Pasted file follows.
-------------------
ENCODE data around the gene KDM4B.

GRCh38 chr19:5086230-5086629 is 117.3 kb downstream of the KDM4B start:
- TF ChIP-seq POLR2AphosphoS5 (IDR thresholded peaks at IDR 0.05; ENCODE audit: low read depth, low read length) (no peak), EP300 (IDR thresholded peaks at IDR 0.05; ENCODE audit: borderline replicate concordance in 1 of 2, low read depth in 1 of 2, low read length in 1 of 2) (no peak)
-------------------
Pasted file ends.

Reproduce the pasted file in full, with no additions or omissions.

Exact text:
ENCODE data around the gene KDM4B.

GRCh38 chr19:5086230-5086629 is 117.3 kb downstream of the KDM4B start:
- TF ChIP-seq POLR2AphosphoS5 (IDR thresholded peaks at IDR 0.05; ENCODE audit: low read depth, low read length) (no peak), EP300 (IDR thresholded peaks at IDR 0.05; ENCODE audit: borderline replicate concordance in 1 of 2, low read depth in 1 of 2, low read length in 1 of 2) (no peak)